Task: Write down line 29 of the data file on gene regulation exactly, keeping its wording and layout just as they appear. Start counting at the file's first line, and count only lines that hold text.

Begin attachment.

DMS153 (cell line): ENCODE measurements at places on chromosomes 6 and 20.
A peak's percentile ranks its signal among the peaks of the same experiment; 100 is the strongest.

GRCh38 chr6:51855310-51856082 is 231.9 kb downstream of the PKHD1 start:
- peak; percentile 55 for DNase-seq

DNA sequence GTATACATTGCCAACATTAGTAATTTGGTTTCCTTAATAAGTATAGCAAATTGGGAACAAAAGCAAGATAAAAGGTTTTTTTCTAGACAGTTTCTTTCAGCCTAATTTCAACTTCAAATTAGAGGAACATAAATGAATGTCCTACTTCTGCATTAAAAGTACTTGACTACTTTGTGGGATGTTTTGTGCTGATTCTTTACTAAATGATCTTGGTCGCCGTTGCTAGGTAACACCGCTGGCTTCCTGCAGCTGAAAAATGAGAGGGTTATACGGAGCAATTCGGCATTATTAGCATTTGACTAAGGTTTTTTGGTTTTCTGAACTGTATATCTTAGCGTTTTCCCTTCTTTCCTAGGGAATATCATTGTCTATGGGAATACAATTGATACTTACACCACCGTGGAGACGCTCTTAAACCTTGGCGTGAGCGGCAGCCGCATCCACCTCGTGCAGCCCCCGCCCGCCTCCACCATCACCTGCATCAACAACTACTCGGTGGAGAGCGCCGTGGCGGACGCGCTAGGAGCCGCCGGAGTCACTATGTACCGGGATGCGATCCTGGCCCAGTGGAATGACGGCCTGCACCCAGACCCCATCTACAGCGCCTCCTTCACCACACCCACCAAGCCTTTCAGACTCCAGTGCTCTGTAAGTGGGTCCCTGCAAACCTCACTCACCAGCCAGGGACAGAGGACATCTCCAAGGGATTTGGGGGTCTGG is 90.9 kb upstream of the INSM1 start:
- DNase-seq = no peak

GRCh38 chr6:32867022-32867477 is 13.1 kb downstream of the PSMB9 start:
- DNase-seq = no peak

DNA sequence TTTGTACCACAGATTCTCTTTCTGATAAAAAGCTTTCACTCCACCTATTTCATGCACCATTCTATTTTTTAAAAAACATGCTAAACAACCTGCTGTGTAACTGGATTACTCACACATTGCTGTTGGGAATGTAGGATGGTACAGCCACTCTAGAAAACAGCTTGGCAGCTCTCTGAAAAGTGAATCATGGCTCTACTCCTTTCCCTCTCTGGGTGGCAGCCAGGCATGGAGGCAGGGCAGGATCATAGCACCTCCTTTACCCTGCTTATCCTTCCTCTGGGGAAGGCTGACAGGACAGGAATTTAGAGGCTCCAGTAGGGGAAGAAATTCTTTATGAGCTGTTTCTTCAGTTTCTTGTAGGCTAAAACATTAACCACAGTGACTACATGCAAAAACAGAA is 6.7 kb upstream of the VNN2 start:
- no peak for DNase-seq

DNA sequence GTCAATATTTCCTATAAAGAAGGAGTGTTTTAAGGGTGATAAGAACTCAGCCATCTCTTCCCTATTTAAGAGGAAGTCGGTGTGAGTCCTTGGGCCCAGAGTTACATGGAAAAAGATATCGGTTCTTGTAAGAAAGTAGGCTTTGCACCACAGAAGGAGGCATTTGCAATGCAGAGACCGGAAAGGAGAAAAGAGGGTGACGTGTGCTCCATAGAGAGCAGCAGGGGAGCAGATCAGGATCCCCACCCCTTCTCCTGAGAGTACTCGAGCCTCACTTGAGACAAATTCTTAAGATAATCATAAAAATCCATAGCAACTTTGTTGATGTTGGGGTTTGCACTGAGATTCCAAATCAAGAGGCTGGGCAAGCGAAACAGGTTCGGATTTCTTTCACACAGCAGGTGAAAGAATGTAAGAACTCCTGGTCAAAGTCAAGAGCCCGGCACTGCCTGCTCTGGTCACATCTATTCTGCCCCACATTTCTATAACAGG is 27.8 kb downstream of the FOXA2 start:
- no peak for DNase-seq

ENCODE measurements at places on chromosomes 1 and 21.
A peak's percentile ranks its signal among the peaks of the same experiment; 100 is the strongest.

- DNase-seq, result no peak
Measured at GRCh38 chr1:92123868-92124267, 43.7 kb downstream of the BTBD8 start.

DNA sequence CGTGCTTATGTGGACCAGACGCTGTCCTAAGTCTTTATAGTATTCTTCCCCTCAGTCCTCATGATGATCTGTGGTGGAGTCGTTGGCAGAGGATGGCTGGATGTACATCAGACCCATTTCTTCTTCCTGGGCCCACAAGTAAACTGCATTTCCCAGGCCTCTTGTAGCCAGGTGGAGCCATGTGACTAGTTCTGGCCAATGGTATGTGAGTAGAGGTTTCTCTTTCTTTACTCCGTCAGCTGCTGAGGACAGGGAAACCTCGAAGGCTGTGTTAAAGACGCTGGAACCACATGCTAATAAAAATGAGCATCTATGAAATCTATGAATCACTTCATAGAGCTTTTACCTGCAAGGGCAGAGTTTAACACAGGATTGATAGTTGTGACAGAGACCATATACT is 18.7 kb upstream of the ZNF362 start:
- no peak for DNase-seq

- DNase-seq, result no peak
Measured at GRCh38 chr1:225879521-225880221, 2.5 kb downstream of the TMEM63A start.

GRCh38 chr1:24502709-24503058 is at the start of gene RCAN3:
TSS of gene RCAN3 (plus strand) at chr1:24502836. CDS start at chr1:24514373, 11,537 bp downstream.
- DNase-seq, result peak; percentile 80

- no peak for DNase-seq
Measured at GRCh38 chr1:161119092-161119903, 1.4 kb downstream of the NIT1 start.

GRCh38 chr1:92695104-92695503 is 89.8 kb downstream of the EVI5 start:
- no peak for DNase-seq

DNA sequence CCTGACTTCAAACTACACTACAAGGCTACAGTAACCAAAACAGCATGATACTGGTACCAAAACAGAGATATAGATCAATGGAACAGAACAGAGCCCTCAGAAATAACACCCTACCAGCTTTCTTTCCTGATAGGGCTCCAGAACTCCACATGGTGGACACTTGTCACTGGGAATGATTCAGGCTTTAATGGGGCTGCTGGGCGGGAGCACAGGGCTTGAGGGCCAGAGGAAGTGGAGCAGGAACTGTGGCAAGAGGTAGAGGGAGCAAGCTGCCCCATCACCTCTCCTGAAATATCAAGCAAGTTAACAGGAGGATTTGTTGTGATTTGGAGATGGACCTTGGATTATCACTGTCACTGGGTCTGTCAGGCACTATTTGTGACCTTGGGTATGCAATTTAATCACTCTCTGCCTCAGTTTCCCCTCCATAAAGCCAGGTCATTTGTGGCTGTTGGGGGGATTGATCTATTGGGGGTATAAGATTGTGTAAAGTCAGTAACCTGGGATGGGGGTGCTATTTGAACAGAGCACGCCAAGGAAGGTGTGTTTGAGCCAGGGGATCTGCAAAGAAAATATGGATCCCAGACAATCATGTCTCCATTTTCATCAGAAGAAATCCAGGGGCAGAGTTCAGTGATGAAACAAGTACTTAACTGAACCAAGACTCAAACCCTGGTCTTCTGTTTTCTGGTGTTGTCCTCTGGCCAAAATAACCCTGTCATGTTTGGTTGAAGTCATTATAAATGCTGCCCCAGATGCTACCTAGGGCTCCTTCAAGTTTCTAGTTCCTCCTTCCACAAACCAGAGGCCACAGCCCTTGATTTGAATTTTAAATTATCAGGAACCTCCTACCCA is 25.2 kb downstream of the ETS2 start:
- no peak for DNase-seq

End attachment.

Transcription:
- no peak for DNase-seq